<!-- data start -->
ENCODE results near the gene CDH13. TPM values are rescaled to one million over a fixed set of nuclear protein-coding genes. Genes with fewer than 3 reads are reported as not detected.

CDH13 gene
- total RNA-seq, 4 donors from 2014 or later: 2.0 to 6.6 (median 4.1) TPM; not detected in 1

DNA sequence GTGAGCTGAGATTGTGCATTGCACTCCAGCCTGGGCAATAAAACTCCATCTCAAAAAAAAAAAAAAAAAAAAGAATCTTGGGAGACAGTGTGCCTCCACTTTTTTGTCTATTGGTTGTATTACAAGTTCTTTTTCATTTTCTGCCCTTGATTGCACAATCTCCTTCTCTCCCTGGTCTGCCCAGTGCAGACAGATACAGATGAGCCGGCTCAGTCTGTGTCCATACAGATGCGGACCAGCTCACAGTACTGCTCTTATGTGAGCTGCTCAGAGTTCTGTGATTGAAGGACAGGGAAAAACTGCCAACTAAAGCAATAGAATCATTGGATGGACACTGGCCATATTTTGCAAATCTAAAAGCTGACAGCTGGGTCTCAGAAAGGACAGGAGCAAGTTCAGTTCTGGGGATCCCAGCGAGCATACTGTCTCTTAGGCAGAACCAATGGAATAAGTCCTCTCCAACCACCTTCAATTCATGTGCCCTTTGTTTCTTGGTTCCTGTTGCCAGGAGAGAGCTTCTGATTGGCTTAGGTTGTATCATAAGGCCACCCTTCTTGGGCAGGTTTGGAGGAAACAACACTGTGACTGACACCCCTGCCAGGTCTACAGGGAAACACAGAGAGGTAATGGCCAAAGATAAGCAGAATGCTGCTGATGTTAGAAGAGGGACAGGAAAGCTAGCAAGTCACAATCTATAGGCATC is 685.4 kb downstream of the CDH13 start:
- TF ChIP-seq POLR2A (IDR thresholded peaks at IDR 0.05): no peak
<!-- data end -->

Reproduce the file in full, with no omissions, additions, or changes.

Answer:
ENCODE results near the gene CDH13. TPM values are rescaled to one million over a fixed set of nuclear protein-coding genes. Genes with fewer than 3 reads are reported as not detected.

CDH13 gene
- total RNA-seq, 4 donors from 2014 or later: 2.0 to 6.6 (median 4.1) TPM; not detected in 1

DNA sequence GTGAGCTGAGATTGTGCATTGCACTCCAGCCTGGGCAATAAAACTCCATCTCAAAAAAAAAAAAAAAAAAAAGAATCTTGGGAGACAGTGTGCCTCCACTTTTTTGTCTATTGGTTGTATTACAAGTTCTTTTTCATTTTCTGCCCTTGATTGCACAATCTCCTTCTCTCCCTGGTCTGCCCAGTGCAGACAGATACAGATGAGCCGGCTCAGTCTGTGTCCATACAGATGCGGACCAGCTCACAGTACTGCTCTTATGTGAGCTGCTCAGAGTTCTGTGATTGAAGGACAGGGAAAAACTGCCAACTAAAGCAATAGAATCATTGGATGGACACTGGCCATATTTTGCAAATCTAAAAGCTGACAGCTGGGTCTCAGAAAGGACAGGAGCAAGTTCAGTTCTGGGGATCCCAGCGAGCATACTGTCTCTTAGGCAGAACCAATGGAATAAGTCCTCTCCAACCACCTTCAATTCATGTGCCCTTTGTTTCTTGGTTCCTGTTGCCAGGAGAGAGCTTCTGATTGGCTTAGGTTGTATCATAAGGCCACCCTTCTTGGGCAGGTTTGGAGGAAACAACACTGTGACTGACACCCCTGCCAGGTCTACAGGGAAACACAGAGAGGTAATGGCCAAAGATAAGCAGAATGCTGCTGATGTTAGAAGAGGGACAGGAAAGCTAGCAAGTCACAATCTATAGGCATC is 685.4 kb downstream of the CDH13 start:
- TF ChIP-seq POLR2A (IDR thresholded peaks at IDR 0.05): no peak